By the time USA was released, seven months had elapsed since King Crimson’s dramatic abdication. The trio that recorded Red had gone their separate ways. Bill Bruford had initially found work with Gong before going on to sessions with a diverse array of players including his ex-Yes colleagues Chris Squire and Steve Howe as they worked on their solo albums, as well as stints with National Health and eventually finding a home in the company of Roy Harper’s Trigger. Fripp meanwhile was busy getting his affairs in order as he prepared to enter JG Bennett’s International Academy for Continuous Education in Sherborne, Gloucestershire. Part of that process included tending to King Crimson’s recorded legacy and curating a live album that would act as the 1974 quartet’s swansong.
Fripp and Wetton had discussed the idea of a live album for the band during Crimson’s final American tour but only now, after the band had famously ceased to exist, did the pair finally get around to working on it. Wetton who at the time was on tour with Roxy Music recalls David Enthoven (Roxy Music and Crimson’s manager) asking him to get involved. “He said we'd have to do something about a live album from the last tour. So I said I don't have a problem with that, just tell what time the studio is booked and I'll turn up." Less than a week of studio time was booked at Olympic Studios where they had played together on Red in July the previous year. Working between 2pm and 8pm each day, the musicians settled on the gig at the Casino, Asbury Park, on June 28, 1974, for the bulk of the album with the gig at Providence two days later providing 21st Century Schizoid Man.
Listening to the tapes, it was felt that some of David Cross’s violin and electric piano parts were in need of being beefed up. With Cross off holiday around Ireland at the time, Wetton’s colleague in Roxy Music, Eddie Jobson was drafted in to undertake the repair work. Wetton recalls that Fripp and the violinist got off to a slightly awkward start. "Robert made the mistake of saying something like 'So, young Edward, you've come to give us a hand' to which a none-too-pleased Eddie replied 'My name isn't Edward — it’s Edwin'."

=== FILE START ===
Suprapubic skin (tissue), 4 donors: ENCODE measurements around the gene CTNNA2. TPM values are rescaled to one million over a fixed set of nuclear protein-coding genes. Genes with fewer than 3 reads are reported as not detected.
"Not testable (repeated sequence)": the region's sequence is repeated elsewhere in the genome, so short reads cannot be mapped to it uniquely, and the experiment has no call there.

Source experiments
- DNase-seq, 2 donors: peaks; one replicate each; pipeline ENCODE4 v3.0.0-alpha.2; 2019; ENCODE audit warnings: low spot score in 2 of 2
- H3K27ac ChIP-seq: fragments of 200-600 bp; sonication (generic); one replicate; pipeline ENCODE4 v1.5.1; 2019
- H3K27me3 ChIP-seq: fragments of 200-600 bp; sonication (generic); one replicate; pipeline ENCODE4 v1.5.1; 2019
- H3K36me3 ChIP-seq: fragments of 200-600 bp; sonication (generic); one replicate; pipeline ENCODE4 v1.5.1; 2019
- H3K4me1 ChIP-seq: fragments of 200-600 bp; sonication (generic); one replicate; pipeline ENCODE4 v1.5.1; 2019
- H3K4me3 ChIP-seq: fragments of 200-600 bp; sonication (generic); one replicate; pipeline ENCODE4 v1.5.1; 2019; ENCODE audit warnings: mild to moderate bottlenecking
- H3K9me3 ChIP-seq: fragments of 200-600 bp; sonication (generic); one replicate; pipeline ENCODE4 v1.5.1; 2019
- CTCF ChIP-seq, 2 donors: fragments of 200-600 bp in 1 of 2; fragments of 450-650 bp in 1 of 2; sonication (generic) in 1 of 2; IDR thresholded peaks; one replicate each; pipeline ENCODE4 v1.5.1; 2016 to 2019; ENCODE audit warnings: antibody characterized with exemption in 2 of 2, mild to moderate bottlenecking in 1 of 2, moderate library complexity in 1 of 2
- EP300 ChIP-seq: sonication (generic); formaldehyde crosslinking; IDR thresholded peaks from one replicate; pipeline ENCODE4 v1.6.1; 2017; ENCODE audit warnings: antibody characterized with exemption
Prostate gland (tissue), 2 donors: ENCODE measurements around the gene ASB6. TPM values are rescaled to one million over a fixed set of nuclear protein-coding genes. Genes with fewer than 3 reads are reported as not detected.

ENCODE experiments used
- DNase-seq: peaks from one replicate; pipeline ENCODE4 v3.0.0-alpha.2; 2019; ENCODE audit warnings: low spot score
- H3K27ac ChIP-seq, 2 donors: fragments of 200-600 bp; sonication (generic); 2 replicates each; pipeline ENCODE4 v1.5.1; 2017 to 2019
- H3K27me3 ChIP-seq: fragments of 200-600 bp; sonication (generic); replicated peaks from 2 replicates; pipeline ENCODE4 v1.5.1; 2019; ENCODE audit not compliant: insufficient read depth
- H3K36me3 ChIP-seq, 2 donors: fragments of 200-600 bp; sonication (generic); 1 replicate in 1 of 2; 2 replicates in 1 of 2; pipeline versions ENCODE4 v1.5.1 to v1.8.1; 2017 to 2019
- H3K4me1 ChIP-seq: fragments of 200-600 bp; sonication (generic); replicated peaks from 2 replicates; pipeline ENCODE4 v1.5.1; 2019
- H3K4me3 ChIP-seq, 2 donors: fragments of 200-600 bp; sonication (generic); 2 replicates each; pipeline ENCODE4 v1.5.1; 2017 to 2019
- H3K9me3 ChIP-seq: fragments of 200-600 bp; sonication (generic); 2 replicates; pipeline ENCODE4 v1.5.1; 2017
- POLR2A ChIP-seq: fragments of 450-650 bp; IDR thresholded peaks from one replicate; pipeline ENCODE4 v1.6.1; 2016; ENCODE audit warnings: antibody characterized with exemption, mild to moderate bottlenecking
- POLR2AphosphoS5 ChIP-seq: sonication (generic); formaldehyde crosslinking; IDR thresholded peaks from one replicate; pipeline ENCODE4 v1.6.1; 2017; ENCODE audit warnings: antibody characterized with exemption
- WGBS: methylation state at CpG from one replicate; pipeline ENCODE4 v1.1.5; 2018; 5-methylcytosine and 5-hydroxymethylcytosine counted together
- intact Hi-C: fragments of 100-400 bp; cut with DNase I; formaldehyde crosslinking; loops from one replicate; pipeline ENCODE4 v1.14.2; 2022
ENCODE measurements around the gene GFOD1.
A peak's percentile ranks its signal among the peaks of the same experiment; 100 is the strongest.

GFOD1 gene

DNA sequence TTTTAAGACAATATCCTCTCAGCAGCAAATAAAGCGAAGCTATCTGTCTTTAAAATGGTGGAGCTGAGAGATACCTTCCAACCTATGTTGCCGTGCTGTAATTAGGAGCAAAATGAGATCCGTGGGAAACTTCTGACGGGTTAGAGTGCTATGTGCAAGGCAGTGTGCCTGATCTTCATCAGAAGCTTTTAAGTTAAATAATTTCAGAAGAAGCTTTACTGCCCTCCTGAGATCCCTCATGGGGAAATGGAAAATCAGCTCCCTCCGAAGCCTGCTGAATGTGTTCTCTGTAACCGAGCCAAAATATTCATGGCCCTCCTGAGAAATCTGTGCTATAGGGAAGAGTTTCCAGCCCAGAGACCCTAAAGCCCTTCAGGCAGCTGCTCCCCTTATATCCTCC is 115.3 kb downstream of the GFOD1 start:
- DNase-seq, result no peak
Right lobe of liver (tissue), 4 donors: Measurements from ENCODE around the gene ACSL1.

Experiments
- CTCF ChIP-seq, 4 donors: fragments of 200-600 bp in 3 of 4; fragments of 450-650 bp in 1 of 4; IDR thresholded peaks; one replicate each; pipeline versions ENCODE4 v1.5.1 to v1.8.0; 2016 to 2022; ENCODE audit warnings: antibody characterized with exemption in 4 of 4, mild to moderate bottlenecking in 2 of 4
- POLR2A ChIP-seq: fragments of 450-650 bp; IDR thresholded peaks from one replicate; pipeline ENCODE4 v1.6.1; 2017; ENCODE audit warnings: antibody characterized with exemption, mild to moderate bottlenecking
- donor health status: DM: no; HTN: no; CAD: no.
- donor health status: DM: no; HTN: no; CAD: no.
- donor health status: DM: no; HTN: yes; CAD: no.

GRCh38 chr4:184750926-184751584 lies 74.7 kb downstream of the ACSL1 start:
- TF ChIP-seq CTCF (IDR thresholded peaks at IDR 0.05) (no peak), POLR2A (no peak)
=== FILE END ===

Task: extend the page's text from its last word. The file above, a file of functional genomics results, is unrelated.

“My memory is that the invitation was from Robert Fripp, via EG Management.” says Jobson. “I don't recall there being more than one pass at each part, and I do remember that everything was done in one afternoon session. Much of the session was overdubbing Hohner Pianet parts through a fuzz box to double and fatten the power riffs; something that was misleadingly credited as "piano." That part was easy; but I do vividly remember having to learn the tricky part of 21st Century Schizoid Man on violin, on the spot, in front of Fripp and Wetton. Only the violin solo couldn't be replaced, as it was leaking through the drum and vocal mics, and couldn't be removed. My empathies were very much with David Cross, as I know how hard it is to play the violin accurately and in-tune in a loud concert situation and I didn't feel particularly good about being the one to replace the parts.”
After three or four days’ mixing and fixing, USA, the second live King Crimson album, was released in April 1975.
The cover, based on an idea by John Wetton and strikingly photographed by Willie Christie (who had previously worked on the cover to Fripp and Eno’s No Pussyfooting), featured an eerie visual echo of the Statue of Liberty. The photo of an outstretched hand used on the back cover came about while on tour in the States. “We’d received an invitation to go to Lamar University in Texas when we were playing there. They did this thing called Kirlian Photography and we went and had our auras photographed. I remember Robert trying to top his up in the sunshine, standing outside to make sure he had the best aura photograph. Of course they were all the bloody same!” laughs David Cross.